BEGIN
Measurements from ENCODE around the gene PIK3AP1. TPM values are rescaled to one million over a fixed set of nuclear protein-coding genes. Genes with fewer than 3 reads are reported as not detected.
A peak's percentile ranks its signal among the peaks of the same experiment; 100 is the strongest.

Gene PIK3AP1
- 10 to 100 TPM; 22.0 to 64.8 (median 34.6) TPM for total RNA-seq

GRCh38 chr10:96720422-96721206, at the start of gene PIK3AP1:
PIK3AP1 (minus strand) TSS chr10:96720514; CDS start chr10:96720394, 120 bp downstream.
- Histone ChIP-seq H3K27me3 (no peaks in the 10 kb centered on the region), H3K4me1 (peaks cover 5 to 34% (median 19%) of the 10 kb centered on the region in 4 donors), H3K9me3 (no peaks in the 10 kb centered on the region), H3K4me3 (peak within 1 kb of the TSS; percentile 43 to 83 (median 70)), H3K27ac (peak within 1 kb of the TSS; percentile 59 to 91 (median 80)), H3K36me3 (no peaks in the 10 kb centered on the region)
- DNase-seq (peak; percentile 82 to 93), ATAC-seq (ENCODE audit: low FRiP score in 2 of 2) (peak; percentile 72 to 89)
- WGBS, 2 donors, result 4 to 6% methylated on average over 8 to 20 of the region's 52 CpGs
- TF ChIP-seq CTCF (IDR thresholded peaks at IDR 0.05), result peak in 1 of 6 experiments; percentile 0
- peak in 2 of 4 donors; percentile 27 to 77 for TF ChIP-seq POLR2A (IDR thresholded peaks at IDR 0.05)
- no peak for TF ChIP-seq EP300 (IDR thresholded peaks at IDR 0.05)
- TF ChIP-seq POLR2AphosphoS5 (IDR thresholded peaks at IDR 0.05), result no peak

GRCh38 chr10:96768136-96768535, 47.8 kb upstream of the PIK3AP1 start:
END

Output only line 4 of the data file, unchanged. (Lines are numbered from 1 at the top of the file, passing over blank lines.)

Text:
- 10 to 100 TPM; 22.0 to 64.8 (median 34.6) TPM for total RNA-seq